Writing in his Guardian column, Warwick Mansell asks if a company that oversaw the consultation on a controversial sponsored academy conversion should also have been advising the would-be sponsor on public relations.
The question arises after correspondence was released, through a freedom of information request, between senior figures at the Inspiration Trust academy chain and the man who handled interactions with parents before the trust’s takeover of the Hewett school in Norwich.
Consultant Jonathan Haslam was appointed, through his company HaslamDodd, to collect and report on survey responses and preside over public meetings during the consultation this summer. Most respondents rejected Inspiration, but the Department for Education still allowed the chain to take over the Hewett last month.
Before the consultation, in May, the interim board then running the school told parents HaslamDodd had been appointed to “ensure the consultation process is impartial”. There is no suggestion that Haslam failed to record consultation responses accurately.
However, in an email on 20 April to Inspiration’s chief executive, Dame Rachel de Souza, Haslam said he and his consulting partner, Sheree Dodd, “believe the consultation should be an opportunity for IT [Inspiration Trust] … to share and celebrate success, extend the range of supporters and ambassadors and open up/diversify its profile”.
In an email two days later to Sir Theodore Agnew, Inspiration’s chair, Haslam set out a series of apparent public relations “key messages” for the trust…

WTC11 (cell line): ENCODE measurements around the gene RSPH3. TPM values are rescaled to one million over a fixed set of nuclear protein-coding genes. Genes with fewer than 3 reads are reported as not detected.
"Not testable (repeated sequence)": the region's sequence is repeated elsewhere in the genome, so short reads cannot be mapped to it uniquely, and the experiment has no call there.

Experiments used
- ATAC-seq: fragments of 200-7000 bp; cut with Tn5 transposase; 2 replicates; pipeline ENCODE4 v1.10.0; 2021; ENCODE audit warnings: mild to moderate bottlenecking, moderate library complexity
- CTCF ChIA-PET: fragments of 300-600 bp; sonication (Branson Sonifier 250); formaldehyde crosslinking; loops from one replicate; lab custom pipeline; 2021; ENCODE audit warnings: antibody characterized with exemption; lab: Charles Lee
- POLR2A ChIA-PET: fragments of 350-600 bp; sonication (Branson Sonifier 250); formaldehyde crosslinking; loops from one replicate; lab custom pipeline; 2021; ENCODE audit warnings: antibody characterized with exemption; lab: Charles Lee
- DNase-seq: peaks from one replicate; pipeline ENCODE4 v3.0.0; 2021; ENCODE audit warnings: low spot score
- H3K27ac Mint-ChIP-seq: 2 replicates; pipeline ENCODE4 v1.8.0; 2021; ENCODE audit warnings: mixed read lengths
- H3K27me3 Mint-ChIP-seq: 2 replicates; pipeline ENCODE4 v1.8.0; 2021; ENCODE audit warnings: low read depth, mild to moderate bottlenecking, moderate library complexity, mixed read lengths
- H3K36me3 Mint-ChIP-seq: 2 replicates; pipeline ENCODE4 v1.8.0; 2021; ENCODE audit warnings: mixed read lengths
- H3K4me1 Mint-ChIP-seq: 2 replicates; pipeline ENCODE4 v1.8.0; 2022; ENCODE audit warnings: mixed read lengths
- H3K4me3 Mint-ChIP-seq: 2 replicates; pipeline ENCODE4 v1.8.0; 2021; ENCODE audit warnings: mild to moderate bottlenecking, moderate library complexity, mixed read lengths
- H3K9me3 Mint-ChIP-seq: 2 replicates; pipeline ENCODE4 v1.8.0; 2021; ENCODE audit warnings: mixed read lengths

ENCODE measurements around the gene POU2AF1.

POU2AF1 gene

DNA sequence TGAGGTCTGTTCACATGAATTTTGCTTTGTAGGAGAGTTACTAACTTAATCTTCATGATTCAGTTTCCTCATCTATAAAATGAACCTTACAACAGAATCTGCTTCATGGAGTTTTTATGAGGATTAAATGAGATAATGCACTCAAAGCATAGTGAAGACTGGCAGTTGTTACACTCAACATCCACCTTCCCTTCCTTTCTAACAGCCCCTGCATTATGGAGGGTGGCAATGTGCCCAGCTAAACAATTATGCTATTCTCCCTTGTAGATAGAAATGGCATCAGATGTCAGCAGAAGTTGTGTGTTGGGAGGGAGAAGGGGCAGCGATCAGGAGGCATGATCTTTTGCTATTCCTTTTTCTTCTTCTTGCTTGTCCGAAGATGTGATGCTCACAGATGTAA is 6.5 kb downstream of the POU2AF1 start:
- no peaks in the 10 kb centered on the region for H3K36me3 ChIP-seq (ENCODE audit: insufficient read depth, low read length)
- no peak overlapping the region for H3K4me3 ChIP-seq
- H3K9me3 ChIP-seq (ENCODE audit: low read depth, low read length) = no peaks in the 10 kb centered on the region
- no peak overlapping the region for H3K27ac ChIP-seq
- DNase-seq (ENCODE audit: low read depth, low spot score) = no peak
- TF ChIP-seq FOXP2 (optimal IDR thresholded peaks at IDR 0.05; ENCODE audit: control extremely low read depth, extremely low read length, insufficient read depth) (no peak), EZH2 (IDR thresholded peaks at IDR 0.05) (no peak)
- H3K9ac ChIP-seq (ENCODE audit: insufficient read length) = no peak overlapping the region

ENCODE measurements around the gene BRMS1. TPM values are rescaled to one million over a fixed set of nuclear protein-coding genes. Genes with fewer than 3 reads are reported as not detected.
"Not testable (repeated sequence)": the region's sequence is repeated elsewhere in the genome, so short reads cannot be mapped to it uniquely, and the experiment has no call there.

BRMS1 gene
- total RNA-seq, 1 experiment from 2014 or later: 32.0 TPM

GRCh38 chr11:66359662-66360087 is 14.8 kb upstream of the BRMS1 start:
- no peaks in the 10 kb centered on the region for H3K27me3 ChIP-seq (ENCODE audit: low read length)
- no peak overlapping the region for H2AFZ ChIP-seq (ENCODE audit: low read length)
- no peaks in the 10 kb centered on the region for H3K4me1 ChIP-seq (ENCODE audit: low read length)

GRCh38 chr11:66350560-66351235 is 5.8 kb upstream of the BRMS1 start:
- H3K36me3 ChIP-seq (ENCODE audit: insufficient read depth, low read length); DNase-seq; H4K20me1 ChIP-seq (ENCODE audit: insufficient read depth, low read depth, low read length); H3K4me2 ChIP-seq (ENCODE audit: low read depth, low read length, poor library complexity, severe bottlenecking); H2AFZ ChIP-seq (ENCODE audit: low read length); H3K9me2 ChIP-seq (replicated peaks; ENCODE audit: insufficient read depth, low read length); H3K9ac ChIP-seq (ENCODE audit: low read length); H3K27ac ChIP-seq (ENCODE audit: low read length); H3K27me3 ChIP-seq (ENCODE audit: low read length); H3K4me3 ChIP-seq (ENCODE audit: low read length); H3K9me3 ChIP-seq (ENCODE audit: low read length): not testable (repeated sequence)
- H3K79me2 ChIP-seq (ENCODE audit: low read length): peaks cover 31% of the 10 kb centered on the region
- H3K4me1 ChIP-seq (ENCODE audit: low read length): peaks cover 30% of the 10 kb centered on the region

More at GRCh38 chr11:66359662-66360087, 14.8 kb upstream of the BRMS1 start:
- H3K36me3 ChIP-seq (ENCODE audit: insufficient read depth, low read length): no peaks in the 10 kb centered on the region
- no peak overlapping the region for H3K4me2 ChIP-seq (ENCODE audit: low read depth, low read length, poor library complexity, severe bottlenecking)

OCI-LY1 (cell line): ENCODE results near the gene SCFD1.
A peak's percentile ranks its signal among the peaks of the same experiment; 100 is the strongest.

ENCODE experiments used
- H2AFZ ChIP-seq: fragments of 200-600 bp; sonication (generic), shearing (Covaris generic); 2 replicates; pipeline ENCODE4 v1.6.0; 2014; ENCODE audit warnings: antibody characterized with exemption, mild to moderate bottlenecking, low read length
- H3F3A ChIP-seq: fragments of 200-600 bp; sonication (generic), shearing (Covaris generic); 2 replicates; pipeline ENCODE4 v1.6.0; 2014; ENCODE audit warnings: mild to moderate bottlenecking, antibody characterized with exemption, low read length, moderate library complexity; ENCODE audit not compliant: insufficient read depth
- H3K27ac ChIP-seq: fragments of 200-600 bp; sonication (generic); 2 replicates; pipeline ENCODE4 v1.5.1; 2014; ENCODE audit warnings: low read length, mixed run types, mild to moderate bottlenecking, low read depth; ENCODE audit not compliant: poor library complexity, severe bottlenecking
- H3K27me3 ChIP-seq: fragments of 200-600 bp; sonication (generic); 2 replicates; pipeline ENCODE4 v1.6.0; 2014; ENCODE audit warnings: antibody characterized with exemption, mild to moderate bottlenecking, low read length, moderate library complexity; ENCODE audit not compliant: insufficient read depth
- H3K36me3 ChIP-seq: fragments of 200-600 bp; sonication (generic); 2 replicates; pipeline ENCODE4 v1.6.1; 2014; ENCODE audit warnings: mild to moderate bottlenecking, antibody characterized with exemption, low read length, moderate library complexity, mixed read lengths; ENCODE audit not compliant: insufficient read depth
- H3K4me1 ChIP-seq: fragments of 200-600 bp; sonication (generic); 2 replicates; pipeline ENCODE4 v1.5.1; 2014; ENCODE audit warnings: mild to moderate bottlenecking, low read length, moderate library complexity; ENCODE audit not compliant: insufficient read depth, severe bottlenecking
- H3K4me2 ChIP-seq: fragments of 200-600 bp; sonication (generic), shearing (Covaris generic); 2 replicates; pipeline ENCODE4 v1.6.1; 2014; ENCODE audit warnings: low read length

Campaigner Lynsey White, who received the Freedom of Information response, said: “The emails show that HaslamDodd were pushing the Inspiration Trust’s agenda. That’s not what we were told during the consultation.”
Haslam denies any conflict of interest…
More (including an update on asbestos in schools) at: Questions over PR firm’s dual role in academy takeover
There is no suggestion Jonathan Haslam failed to record the responses correctly and he points to the 95 page consultation report as evidence of this, but does it seem entirely appropriate for one man/company to be tasked with ensuring the consolation is impartial and then advising one side on their PR messaging?
Incidentally, Warwick Mansell goes on to note that parents who objected to the takeover are likely to be further upset on learning that the new chair of governors has been named as Dame Rachel de Souza.
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